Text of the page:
Saturday, January 14, 2017

Malachi Martin

PALEOGRAPHY: The strange case of Father Malachi Martin, the Kerry priest who stars in Netflix's new documentary. A new documentary focuses on a Kerry priest who claimed to have carried out exorcisms. Was he the real deal or a fantasist (Darragh McManus, Not an endorsement of this new film, which I have not seen and in which I have no interest, but I note this story because it tells me something interesting that I didn't know. Malachi Martin was a trained specialist in Semitic philology and paleography before he left the priesthood:
Born in Ballylongford in 1921, he became a Jesuit priest, did a doctorate in archaeology and Semitic languages in Belgium's Louvain University, worked on the famous Dead Sea scrolls, participated in archaeological digs in Egypt and served as private secretary to a Vatican cardinal, among many other achievements.
His 1999 obituary in the Independent (UK) gives additional details:
Martin grew up in a large, traditional Catholic family in County Kerry and in 1939 as a young man entered the Jesuit Order. He read for a BA in humanities at University College, Dublin, then spent three years studying philosophy followed by three years teaching in a Jesuit college in Ireland, and four years of theology studies at Milltown Park, Dublin (the college where Jesuits did their theological training). There he was ordained into the priesthood in 1954, taking his final vows as a Jesuit on 2 February 1957.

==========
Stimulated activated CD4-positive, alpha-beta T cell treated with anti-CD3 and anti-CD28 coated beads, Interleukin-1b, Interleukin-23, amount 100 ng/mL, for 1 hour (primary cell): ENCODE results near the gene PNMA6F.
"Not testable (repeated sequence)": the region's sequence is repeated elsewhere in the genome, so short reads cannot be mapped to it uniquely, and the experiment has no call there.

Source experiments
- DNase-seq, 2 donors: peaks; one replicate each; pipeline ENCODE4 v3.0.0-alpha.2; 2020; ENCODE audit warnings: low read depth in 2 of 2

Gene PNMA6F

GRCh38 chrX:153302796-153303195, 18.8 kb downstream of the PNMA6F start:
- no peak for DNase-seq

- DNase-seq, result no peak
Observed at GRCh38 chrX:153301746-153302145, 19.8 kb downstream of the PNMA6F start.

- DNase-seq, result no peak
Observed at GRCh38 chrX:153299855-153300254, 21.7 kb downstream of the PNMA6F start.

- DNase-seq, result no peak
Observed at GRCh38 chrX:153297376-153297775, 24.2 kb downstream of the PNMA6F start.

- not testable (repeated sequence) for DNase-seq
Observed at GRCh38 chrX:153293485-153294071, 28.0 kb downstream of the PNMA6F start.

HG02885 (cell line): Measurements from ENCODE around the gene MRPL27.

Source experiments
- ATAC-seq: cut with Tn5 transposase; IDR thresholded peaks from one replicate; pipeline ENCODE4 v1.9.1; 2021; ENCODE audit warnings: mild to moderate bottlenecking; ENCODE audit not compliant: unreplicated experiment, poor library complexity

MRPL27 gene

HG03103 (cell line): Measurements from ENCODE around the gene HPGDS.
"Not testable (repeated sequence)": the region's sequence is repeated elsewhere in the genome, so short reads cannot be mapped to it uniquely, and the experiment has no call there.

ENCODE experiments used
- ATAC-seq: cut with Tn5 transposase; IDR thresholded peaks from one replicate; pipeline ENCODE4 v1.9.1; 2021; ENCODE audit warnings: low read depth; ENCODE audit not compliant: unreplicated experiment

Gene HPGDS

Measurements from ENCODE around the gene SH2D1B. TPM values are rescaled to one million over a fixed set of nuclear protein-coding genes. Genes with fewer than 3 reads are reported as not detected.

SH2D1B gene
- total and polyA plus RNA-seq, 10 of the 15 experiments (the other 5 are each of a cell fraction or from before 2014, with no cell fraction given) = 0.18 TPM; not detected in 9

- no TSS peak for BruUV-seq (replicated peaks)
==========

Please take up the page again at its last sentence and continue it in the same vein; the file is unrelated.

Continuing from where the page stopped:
His talents were soon apparent and he was sent for further studies outside Ireland. He received doctorates from the universities of Louvain and Oxford and from Hebrew University in Jerusalem, where he concentrated on knowledge of Jesus as transmitted in Islamic and Jewish sources. As a biblical scholar, Martin's main contribution was the book The Scribal Character of the Dead Sea Scrolls, published in Louvain in 1958.

Marked out as a high-flyer, he became Professor of Palaeontology and Semitic Languages at the prestigious Pontifical Biblical Institute in Rome and was a theological adviser to Cardinal Augustin Bea, the head of the Vatican's Secretariat for Promoting Christian Unity. This brought him into close contact with Pope John XXIII.

Martin's years in Rome coincided with the start of the Second Vatican Council (1962-65), which was to transform the Catholic Church in a way that the initially-liberal Martin began to find distressing. Disillusioned by the reforms taking place among the Jesuits, the Church's largest religious order, Martin requested a release from his vows in 1964 and left Rome suddenly that June.
And then, of course, his life took a rather different direction. He is best known as the exorcising priest in the episode on which the 1973 movie The Exorcist is based.

Amusingly, in the quote from the obituary his academic title is given as "Professor of Palaeontology." That should be Professor of Palaeography.